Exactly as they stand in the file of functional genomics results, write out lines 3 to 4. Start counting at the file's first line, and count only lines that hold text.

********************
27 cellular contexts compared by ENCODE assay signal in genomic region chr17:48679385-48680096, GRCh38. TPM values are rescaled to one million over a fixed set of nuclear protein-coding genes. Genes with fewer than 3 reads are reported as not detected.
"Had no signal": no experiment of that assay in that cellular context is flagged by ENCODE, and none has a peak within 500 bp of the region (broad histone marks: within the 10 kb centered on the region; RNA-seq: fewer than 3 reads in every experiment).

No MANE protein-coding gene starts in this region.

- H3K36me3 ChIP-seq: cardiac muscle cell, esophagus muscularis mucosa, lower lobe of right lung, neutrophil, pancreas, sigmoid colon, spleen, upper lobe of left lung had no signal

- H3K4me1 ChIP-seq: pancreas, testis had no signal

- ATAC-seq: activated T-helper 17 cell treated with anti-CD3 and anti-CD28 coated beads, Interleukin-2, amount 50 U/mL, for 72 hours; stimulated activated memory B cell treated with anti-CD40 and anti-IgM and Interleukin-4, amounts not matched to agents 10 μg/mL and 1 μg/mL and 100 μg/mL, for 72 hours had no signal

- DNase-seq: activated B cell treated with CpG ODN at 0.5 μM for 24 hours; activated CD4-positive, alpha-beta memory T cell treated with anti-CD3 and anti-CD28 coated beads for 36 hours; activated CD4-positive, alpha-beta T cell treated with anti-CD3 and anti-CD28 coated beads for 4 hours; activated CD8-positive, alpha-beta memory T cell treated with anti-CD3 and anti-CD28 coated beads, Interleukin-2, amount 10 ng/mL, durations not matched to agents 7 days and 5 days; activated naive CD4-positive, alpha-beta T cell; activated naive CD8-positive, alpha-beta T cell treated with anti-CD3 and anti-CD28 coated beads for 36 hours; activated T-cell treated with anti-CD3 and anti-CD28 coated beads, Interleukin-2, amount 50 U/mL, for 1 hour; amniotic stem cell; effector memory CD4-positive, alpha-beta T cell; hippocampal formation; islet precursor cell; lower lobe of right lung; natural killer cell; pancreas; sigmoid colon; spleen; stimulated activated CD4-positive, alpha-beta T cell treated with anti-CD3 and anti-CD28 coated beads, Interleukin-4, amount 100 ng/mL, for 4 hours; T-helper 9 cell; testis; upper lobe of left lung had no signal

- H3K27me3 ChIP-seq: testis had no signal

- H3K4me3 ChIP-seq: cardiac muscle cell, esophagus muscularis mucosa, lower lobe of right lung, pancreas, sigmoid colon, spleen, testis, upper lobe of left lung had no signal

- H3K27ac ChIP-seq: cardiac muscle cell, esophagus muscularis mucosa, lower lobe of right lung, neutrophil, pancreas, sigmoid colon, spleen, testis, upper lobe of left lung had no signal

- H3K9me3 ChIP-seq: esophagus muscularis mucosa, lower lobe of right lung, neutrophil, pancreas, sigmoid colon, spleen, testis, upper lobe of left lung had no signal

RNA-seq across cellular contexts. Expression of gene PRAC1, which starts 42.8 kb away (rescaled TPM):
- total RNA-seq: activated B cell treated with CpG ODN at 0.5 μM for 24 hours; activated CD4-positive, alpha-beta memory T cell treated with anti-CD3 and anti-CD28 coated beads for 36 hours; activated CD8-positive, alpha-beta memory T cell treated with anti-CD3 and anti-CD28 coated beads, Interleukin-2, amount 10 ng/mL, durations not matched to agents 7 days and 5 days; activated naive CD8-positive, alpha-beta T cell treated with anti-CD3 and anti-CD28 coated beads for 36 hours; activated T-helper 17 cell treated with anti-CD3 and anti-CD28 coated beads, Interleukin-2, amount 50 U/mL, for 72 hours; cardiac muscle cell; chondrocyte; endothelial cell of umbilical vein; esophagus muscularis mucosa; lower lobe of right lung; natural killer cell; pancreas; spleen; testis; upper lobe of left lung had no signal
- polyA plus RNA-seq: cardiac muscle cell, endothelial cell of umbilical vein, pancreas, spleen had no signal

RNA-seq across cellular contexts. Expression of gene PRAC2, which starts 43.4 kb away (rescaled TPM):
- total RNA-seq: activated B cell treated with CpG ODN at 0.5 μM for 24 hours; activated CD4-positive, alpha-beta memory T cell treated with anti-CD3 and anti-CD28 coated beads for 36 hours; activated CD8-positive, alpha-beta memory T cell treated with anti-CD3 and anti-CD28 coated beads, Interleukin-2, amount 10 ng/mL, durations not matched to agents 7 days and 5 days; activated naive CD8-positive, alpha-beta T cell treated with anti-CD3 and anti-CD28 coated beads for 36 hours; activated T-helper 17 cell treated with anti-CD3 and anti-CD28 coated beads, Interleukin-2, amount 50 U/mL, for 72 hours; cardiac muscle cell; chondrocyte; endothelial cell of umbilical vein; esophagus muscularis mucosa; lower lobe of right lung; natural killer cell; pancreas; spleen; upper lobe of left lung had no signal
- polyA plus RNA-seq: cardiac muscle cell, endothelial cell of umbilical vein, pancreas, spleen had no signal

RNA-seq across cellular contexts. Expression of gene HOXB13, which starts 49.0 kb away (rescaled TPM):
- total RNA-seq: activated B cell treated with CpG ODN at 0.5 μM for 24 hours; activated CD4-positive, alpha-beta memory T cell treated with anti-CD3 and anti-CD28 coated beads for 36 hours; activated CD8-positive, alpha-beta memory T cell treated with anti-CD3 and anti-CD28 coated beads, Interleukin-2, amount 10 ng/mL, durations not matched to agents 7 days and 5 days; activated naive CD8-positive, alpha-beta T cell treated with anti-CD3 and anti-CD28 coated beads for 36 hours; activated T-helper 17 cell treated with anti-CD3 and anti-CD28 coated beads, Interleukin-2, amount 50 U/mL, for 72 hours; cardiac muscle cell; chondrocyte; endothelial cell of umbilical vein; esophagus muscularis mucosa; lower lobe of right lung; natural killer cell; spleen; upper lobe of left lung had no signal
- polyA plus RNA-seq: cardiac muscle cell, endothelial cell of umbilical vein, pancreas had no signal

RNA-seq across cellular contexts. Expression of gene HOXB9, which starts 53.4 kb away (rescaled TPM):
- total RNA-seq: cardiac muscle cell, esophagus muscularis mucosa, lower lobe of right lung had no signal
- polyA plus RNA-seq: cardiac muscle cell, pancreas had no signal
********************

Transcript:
No MANE protein-coding gene starts in this region.

- H3K36me3 ChIP-seq: cardiac muscle cell, esophagus muscularis mucosa, lower lobe of right lung, neutrophil, pancreas, sigmoid colon, spleen, upper lobe of left lung had no signal